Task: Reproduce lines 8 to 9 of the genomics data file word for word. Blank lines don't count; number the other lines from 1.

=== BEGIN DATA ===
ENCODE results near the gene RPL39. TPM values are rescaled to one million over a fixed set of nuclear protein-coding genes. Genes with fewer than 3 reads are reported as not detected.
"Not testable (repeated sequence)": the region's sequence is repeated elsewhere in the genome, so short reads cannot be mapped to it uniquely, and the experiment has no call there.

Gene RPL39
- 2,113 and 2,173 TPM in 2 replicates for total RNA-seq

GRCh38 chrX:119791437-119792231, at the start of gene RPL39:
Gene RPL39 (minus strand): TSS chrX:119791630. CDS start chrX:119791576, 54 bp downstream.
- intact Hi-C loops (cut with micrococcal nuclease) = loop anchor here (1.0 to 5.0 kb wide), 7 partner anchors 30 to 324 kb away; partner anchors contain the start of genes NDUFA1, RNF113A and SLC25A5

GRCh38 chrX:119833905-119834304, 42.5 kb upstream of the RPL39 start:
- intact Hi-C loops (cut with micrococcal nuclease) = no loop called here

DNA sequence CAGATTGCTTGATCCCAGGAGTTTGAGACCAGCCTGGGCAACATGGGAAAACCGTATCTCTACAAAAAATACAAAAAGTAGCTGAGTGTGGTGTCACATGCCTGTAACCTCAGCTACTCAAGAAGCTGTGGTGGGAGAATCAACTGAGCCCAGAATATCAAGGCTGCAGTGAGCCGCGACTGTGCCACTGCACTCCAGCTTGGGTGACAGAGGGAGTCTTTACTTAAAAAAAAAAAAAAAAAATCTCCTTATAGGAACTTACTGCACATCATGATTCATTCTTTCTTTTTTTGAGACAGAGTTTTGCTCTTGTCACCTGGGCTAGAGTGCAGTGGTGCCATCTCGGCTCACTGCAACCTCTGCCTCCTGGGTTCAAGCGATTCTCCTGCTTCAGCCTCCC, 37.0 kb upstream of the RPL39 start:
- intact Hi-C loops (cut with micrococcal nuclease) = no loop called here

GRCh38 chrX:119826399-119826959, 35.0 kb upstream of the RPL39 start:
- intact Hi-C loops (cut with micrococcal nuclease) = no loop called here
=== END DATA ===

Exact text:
GRCh38 chrX:119833905-119834304, 42.5 kb upstream of the RPL39 start:
- intact Hi-C loops (cut with micrococcal nuclease) = no loop called here